The International System of Units, universally abbreviated SI (from the French Le Systéme International d´Unités), is the modern metric system of measurement.
Long the dominant measurement system used in science, the SI is becoming the dominant measurement system used in international commerce.
The Omnibus Trade and Competitiveness Act of August 1988 [Public Law (PL) 100-418] changed the name of the National Bureau of Standards (NBS) to the National Institute of Standards and Technology (NIST) and gave to NIST the added task of helping U.S. industry increase its competitiveness in the global marketplace.
It also recognized the rapidly expanding use of the SI by amending the Metric Conversion Act of 1975 (PL 94-168). In particular, section 5164 (Metric Usage) of PL 100-418 designates the metric system of measurement as the preferred system of weights and measures for United States trade and commerce … and requires that each Federal agency, by a date certain and to the extent economically feasible by the end of fiscal year 1992, use the metric system of measurement in its procurements, grants, and other business-related activities, except to the extent that such use is impractical or is likely to cause significant inefficiencies or loss of markets for United States firms…
In January 1991, the Department of Commerce issued an addition to the Code of Federal Regulations entitled “Metric Conversion Policy for Federal Agencies,” 15 CFR 1170, which removes the voluntary aspect of the conversion to the SI for Federal agencies and gives in detail the policy for that conversion. Executive Order 12770, issued in July 1991, reinforces that policy by providing Presidential authority and direction for the use of the metric system of measurement by Federal agencies and departments.*
The Metric Act of 1866 allowed use of the metric system of measurement in the United States. In 2007, the 1866 law was amended by PL 110–69, also known as the America COMPETES Act. This amendment updated the definition of the metric system:
“The metric system of measurement shall be defined as the International System of Units as established in 1960, and subsequently maintained, by the General Conference of Weights and Measures, and as interpreted or modified for the United States by the Secretary of Commerce.”
The America COMPETES Act also repealed separate legislation on electrical and photometric units, as they are included in SI, and it established UTC (Coordinated Universal Time) as the basis for standard time in the United States.
Because of the importance of the SI to both science and technology, NIST has over the years published documents to assist NIST authors and other users of the SI, especially to inform them of changes in the SI and in SI usage. For example, this third edition of the Guide replaces the second edition (1995) prepared by Barry N. Taylor, which replaced the first edition (1991) prepared by Arthur O. McCoubrey. That edition, in turn, replaced NBS Letter Circular LC 1120 (1979), which was widely distributed in the United States and which was incorporated into the NBS Communications Manual for Scientific, Technical, and Public Information, a manual of instructions issued in 1980 for the preparation of technical publications at NBS.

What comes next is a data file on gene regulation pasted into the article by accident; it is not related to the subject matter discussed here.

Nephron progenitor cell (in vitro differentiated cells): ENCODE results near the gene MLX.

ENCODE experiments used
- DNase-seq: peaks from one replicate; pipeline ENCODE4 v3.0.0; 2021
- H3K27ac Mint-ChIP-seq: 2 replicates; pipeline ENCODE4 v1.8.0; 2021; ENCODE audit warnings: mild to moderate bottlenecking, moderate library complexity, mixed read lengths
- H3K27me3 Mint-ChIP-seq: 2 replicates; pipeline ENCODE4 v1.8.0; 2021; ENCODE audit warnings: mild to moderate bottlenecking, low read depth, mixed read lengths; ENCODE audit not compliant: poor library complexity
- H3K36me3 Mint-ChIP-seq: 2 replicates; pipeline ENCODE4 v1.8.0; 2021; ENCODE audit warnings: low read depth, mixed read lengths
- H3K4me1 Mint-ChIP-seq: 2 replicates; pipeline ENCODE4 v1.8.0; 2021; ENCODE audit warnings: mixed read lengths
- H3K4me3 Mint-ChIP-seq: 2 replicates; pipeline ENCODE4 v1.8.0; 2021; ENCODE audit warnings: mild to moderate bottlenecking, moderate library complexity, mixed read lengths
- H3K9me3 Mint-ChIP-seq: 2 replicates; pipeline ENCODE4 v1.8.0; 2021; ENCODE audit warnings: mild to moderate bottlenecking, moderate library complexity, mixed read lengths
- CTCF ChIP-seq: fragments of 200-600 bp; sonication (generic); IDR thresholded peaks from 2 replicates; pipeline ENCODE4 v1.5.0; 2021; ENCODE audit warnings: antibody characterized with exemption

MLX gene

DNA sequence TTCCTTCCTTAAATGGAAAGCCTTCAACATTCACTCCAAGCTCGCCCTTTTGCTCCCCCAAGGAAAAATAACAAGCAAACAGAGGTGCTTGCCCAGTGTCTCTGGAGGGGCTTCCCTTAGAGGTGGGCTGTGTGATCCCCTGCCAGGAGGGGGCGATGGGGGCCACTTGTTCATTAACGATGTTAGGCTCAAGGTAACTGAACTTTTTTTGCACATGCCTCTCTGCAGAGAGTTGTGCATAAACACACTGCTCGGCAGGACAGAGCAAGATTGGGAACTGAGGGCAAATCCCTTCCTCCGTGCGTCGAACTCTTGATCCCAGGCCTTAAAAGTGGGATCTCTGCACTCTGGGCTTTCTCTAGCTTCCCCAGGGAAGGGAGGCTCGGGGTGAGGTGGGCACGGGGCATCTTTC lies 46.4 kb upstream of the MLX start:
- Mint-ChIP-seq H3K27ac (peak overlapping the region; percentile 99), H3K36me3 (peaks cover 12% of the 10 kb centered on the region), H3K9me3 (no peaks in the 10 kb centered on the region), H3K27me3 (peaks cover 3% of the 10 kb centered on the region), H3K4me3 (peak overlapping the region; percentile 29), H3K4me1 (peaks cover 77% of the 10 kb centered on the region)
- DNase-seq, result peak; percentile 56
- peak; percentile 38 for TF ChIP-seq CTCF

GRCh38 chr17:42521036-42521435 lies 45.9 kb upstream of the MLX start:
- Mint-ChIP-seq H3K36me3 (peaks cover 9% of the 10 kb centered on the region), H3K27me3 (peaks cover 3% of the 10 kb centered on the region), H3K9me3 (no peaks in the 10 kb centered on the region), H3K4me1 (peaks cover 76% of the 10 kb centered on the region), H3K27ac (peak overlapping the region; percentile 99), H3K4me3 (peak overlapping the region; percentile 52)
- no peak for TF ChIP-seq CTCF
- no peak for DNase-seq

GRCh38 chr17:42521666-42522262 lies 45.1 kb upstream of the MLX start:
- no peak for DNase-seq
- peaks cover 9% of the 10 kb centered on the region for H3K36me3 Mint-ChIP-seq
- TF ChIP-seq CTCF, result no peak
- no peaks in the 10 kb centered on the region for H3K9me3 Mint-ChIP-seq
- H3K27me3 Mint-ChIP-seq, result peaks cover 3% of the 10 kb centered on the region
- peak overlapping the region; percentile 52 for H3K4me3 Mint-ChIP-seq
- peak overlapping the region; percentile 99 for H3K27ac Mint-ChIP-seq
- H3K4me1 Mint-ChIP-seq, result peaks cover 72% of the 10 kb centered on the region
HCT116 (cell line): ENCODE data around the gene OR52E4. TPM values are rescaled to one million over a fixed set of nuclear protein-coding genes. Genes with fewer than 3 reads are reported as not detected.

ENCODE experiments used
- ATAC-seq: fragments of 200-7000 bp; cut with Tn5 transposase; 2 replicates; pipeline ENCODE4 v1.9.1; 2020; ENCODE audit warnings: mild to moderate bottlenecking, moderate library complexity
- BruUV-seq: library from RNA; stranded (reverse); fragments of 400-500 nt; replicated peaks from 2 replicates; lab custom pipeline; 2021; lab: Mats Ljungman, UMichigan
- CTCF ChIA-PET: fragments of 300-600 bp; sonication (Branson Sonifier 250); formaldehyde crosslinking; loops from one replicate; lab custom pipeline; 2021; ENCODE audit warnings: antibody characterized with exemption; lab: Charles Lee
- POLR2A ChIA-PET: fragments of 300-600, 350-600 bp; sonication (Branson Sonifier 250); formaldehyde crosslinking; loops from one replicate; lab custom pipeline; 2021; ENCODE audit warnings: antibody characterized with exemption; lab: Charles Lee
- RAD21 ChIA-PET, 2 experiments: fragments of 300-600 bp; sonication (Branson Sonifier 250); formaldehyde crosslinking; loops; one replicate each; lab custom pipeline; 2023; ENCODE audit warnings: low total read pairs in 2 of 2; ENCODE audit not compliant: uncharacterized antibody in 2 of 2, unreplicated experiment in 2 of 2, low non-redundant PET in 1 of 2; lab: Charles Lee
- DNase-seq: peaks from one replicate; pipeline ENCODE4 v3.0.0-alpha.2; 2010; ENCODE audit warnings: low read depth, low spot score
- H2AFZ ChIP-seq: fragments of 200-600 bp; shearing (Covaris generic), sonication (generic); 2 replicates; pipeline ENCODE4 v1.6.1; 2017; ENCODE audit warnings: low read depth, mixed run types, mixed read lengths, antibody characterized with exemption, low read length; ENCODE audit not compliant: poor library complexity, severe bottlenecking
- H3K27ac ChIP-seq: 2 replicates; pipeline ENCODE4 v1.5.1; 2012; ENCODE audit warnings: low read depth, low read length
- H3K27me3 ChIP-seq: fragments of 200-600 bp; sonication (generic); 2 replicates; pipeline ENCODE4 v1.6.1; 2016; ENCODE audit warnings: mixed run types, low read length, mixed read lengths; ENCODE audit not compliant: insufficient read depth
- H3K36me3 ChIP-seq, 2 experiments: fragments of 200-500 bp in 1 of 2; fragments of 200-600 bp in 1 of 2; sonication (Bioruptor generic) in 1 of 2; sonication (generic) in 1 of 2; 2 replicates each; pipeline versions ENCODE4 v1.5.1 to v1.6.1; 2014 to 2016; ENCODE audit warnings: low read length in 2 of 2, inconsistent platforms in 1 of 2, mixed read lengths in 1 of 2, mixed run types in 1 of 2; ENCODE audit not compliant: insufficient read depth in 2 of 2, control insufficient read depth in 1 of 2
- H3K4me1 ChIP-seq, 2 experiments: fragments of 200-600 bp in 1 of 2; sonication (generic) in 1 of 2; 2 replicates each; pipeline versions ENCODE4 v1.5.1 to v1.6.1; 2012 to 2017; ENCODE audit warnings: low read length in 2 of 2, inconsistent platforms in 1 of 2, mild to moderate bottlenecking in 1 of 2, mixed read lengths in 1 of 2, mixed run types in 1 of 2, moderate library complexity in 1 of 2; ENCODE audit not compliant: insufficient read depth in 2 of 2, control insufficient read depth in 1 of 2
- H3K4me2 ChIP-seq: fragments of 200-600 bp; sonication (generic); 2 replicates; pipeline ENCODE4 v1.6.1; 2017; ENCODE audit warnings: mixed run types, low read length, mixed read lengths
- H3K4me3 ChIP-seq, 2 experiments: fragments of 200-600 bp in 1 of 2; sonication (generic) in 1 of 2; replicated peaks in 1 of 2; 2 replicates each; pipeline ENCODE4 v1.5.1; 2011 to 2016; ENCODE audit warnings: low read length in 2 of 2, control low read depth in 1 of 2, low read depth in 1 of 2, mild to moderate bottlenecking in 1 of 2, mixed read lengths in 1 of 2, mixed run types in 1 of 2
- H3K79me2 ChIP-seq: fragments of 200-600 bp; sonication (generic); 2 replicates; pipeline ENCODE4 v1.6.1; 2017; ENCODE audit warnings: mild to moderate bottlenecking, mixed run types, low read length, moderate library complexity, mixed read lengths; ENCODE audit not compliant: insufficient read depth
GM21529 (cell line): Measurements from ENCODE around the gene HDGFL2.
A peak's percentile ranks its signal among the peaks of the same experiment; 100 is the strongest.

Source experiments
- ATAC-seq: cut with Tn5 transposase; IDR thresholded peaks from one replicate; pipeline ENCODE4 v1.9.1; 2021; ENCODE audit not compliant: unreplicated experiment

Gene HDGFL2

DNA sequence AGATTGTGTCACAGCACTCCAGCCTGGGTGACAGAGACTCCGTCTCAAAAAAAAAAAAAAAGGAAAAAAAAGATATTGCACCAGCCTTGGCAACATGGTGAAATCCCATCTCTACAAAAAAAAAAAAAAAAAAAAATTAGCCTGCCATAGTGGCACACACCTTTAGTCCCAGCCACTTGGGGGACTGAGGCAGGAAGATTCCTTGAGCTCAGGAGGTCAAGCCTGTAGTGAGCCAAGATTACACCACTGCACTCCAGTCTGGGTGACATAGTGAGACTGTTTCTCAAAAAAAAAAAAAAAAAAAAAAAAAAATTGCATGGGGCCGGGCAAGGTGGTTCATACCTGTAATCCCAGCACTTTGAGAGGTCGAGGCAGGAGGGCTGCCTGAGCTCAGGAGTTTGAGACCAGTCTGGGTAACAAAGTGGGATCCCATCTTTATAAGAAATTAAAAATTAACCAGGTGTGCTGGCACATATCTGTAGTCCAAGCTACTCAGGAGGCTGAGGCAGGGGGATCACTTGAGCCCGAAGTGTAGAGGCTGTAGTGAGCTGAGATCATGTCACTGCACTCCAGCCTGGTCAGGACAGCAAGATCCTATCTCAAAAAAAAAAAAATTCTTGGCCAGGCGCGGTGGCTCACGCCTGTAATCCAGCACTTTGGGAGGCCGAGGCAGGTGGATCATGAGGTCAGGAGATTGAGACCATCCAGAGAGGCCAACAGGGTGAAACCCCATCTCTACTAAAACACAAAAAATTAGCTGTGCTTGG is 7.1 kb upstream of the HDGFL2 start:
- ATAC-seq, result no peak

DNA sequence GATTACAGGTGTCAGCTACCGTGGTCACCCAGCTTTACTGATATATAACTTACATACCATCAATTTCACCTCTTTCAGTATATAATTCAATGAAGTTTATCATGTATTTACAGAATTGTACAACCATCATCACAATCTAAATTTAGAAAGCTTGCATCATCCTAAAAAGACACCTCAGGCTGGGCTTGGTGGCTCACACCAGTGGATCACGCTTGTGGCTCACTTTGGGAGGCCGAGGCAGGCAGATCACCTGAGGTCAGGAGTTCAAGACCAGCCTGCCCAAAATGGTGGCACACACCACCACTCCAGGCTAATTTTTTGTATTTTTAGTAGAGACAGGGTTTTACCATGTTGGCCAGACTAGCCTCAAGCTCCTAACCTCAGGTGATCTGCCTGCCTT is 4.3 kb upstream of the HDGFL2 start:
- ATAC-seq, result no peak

It is quite natural for NIST to publish documents on the use of the SI. First, NIST coordinates the Federal Government policy on the conversion to the SI by Federal agencies and on the use of the SI by U.S. industry and the public. Second, NIST provides official U.S. representation in the various international bodies established by the Meter Convention (Convention du Mètre, often called the Treaty of the Meter in the United States), which was signed in Paris in 1875 by 17 countries, including the United States (51 countries are now members of the Convention.)
One body created by the Meter Convention is the General Conference on Weights and Measures (CGPM, Conférence Générale des Poids et Mesures), a formal diplomatic organization.** The International System was in fact established by the 11th CGPM in 1960, and it is the responsibility of the CGPM to ensure that the SI is widely disseminated and that it reflects the latest advances in science and technology.
This 2008 edition of the Guide corrects a small number of misprints in the 1995 edition, incorporates the modifications made to the SI by the CGPM and CIPM in the last 13 years, and updates the bibliography. Some minor changes in format have also been made in an attempt to improve the ease of use of the Guide.
In keeping with U.S. and International practice (see Sec. C.2), this Guide uses the dot on the line as the decimal marker. In addition this Guide utilizes the American spellings “meter,” “liter,” and “deka”rather than “metre,” “litre,” and “deca,” and the name “metric ton” rather than “tonne.”
Ambler Thompson & Barry N. Taylor